According to a new study published this week in JAMA Pediatrics, most resident pediatrics and pediatricians are likely to discuss about safety measures like smoke alarms to their patients and their parents instead of discussing about safety around guns. A team of doctors that analyzed health records of patients between January 2017 and July 2018 added questions related to safety measures about gun storage and smoke alarms to questionnaires given for regular pediatric checkups conducted during that time.
The query about smoke alarms are meant to counter queries around guns and researchers deliberately used that topic as being noncontroversial. According to lead author Carole Stipelman the questions were placed in sequential manner so skipping the query about guns would have been a conscious effort. After this the researchers focused on how often resident doctors and pediatricians were asking these questions.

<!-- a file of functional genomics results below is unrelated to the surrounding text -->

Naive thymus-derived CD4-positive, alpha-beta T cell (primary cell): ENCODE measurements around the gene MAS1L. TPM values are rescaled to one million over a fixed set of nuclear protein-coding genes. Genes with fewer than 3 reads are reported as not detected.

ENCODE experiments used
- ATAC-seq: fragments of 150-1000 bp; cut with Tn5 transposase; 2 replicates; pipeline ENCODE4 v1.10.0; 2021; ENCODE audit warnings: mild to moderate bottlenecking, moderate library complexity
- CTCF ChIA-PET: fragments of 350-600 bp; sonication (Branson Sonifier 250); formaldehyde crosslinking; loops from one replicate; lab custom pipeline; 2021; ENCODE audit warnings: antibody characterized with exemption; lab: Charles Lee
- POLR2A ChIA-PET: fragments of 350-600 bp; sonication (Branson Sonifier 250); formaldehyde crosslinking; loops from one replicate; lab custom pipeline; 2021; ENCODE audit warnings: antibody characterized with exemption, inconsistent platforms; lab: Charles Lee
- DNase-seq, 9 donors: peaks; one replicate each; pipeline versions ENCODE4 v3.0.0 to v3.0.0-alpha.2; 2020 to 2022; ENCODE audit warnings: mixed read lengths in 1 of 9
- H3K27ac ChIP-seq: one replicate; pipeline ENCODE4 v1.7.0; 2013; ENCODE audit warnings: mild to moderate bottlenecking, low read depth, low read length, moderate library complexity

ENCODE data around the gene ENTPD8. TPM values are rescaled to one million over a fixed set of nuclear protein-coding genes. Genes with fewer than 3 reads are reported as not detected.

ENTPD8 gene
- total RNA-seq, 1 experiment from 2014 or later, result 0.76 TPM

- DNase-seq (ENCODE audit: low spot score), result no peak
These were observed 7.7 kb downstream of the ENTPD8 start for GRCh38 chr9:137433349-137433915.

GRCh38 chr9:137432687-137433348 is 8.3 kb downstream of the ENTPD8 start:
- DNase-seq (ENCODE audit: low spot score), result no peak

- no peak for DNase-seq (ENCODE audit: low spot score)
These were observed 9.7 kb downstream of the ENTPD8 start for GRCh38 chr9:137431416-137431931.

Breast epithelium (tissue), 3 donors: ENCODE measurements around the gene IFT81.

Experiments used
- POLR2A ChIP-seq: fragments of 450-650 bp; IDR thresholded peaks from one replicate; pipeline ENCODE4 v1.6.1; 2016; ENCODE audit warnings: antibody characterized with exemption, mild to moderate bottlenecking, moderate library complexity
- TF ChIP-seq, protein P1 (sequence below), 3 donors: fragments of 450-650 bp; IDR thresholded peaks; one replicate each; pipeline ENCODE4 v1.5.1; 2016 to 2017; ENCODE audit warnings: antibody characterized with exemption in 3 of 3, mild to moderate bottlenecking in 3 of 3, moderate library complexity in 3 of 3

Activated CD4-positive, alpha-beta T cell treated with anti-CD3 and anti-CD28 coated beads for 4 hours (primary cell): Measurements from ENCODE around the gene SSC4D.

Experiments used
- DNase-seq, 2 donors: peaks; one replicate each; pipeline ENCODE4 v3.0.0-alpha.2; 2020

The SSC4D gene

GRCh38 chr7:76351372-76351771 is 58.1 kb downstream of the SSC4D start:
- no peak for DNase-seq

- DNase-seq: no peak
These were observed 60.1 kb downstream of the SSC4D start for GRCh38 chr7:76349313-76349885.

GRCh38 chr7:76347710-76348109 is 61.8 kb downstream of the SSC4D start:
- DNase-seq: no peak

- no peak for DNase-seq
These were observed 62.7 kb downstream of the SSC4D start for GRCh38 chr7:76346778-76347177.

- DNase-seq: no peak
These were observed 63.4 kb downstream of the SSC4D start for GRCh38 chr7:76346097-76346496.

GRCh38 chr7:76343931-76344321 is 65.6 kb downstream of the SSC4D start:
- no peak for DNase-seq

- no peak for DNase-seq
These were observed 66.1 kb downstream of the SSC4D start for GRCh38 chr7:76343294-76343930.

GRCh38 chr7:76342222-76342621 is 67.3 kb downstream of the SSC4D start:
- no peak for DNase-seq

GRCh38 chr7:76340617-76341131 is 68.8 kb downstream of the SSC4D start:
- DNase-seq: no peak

They discovered that pediatricians made queries about smoke alarms 78 % among overall 16576 visits while guns safety related questions were asked only in 54 % visits. The study was carried out at an academic level pediatric primary care clinic which has 77 resident doctors and 26 faculty members. The paper stated that this study is important in view of the fact that suicide rate by firearms among people in the age group of 10-19 years has escalated since 2008 . This is more dangerous keeping in mind that approximately 7 % of children in USA stay in households where one unloaded and unlocked gun is present.
The paper added that safe storage of both guns and ammunition may reduce chances of self-inflicted or sometimes unintentional injury related to firearms among children if pediatricians increase call for safe storage of firearms. Researchers also noted that after the mass shootings in Las Vegas during 2017 and in Parkland in 2018 questions about gun safety to patients’ families by pediatricians reduced significantly.